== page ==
By Staff Sgt. Ariel Solomon
Utah Army National Guard
Family, friends, co-workers and community members gathered to say farewell to Brig. Gen. Tyler Smith, the former assistant adjutant general-Army, Utah National Guard, at his retirement ceremony March 15, 2022, in the Lundell Readiness Center at Camp Williams, Utah.
After a 35-year career, Smith’s lasting impact will be felt for generations among Utah Guard members. Mentorship of his fellow officers and an example of fairness will continue on in the officers he has inspired through his years. His efforts to protect and preserve Camp Williams will ensure the Utah National Guard will remain ready, trained, and able to serve.
“He is known for his fairness,” said Brittany Howell, executive assistant to the adjutant general of Utah, who worked with Smith for years. “Smith would always look out for Soldiers. He was there when they were doing well, but also there for the Soldier when they were struggling. When a Soldier had to be disciplined, he was there to rebuild them.”
As the AAG, Smith was the legislative liaison for the Utah National Guard. He ensured readiness and well being of current and future Utah Guard members to the Utah legislature. Among his accomplishments he raised funds for readiness centers, increased healthcare benefits, and bolstered state tuition assistance. He also lobbied to protect Utah's renown training areas.
With the development growing around Camp Williams he recognized the need to protect an area around the installation for training and a reserve for wildlife while balancing the need for growth around the camp. His efforts have preserved more than 2,000 acres of land around Camp Williams, including 400 acres of compatible use agricultural land, migration paths and habitat for a variety of Utah’s wildlife.
“Few other places in the country have seen more advanced development than in Utah along the Wasatch Front, and finding a solution that accommodates that growth and still enables ongoing training at Camp Williams while protecting the surrounding environment is a great accomplishment,” said Mike Ford, southwest director at The Conservation Fund. “This could not have been possible without the enthusiasm of the Utah National Guard and the National Resources Conservation Service.”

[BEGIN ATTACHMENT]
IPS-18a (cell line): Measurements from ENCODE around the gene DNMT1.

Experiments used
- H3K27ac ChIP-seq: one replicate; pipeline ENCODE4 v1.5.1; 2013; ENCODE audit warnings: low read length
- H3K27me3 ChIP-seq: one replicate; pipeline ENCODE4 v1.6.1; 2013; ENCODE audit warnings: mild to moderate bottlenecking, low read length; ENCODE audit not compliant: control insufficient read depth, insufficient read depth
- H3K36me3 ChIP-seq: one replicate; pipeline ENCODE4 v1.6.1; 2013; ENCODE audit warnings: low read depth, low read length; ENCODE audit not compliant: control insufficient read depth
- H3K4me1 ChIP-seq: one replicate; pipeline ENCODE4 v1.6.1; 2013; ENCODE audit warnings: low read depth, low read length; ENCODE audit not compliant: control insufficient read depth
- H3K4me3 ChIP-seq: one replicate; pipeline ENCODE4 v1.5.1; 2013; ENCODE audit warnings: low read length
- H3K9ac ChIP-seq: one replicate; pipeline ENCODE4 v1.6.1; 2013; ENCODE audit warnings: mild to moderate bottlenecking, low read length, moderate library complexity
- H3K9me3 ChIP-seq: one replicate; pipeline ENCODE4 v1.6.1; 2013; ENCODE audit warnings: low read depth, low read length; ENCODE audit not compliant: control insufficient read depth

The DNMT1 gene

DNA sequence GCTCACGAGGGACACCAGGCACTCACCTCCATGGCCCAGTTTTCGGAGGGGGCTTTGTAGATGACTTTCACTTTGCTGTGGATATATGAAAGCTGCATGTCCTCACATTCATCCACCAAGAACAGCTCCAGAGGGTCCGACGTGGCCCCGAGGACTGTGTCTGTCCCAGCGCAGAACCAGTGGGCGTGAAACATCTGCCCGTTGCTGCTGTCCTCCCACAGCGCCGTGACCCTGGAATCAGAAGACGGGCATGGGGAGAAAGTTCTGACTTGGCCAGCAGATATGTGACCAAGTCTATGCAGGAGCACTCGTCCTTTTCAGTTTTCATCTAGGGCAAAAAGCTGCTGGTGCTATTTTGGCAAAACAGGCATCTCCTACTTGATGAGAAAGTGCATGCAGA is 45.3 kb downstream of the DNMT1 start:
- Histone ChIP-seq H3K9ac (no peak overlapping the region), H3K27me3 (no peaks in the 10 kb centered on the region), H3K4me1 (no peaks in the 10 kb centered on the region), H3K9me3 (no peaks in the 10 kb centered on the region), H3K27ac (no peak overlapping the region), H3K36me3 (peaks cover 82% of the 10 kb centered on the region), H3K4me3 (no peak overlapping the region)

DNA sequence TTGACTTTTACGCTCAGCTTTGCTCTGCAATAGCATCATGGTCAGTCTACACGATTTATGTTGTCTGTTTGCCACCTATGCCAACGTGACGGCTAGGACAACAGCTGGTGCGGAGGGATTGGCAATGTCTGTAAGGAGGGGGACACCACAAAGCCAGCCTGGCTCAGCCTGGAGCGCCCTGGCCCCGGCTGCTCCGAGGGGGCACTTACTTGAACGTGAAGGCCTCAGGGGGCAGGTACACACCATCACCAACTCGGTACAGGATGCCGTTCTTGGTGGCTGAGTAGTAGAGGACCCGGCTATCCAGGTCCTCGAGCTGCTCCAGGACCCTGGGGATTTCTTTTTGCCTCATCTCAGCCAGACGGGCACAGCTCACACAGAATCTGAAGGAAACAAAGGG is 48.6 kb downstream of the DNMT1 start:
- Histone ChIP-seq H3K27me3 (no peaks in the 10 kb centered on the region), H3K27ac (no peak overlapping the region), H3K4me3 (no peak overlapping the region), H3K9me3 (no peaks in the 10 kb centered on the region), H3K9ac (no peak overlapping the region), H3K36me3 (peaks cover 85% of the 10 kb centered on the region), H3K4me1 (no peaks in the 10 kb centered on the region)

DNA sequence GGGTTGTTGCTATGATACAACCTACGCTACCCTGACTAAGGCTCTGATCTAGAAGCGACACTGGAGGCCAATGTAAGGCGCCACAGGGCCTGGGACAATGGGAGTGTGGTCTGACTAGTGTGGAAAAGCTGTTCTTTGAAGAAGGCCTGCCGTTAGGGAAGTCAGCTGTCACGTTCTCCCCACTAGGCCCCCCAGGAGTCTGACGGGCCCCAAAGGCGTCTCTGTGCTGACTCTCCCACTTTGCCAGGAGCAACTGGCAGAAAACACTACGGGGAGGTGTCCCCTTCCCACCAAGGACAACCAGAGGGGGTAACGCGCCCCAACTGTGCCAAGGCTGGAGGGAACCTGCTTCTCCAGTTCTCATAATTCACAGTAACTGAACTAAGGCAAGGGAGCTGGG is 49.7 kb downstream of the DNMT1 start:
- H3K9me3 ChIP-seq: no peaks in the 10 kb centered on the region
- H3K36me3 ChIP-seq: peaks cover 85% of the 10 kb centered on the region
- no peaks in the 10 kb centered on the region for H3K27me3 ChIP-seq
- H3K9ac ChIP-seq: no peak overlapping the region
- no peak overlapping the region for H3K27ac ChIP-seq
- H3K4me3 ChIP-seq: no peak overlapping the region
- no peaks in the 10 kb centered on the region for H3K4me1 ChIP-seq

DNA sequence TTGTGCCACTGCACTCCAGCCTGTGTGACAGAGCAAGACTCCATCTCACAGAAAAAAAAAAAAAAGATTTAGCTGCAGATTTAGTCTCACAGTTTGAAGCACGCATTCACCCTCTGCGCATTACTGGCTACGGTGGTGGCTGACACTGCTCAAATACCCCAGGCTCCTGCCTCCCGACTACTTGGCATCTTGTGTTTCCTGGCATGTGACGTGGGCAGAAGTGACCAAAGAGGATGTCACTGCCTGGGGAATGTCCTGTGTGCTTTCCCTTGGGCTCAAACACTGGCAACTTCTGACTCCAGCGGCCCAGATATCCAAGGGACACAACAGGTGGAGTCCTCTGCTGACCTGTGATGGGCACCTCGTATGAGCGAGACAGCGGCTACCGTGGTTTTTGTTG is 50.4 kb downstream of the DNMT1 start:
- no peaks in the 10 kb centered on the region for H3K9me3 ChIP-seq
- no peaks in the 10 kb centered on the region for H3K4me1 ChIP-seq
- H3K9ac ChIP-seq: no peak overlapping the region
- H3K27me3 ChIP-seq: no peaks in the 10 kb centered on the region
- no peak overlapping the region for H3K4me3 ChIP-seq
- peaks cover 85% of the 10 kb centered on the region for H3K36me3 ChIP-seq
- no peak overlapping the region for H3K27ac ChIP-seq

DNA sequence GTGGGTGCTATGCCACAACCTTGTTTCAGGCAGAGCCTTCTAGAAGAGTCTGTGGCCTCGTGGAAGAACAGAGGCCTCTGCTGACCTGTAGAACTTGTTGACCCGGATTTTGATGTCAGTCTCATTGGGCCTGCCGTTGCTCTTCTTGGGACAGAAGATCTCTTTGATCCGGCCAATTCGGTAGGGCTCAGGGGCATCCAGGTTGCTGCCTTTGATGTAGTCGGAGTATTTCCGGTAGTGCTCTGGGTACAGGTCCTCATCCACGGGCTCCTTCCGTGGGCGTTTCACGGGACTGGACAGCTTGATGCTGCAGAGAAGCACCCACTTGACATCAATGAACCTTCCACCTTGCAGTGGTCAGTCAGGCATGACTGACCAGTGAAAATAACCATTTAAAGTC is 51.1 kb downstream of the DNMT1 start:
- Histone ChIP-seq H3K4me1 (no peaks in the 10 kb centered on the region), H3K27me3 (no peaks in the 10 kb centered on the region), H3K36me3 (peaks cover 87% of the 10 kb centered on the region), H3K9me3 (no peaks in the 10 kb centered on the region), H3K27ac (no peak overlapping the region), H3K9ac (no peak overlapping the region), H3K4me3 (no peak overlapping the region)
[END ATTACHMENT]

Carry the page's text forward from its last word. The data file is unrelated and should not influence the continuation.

In addition to protecting the land, Smith was instrumental in securing water rights for Camp Williams for the first time in the its history. He was also instrumental in rebuilding and upgrading the pump at Beef Hollow springs on Camp, which had been destroyed in a fire prior to 2012 and remained unusable for most of a decade.
Among the awards and momentos given to the retiring general, Rosemary J. Beless, an attorney with Fabian VanCott, gave him a nondescript three-ring binder. She explained that this binder contained the lasting legacy of Smith’s efforts to gain and preserve the water rights on Camp Williams. That the binder represented every drop of water and every well now officially owned by Camp Williams for drinking, irrigation, livestock, and emergency supply so the Utah National Guard will always be able to use the water for its needs.
In his remarks after his change of command held the previous Sunday, Smith explained the following.
“One of the most memorable and valuable memories I will treasure and carry with me always, is the opportunity I’ve had to visit Soldiers in their environment,” said Smith at his change of command. “It’s one of the fundamental roles of a general officer to inspire the troops. And I have to say that it is I who am inspired by the Soldiers of this organization. America’s finest young men and young women who raise their right arm to the square and join the military; they are just awe-inspiring. I joined the Army in 1986, and it’s a very different Army now. These young people who are coming in are incredible. That is what I’m going to take with me.”
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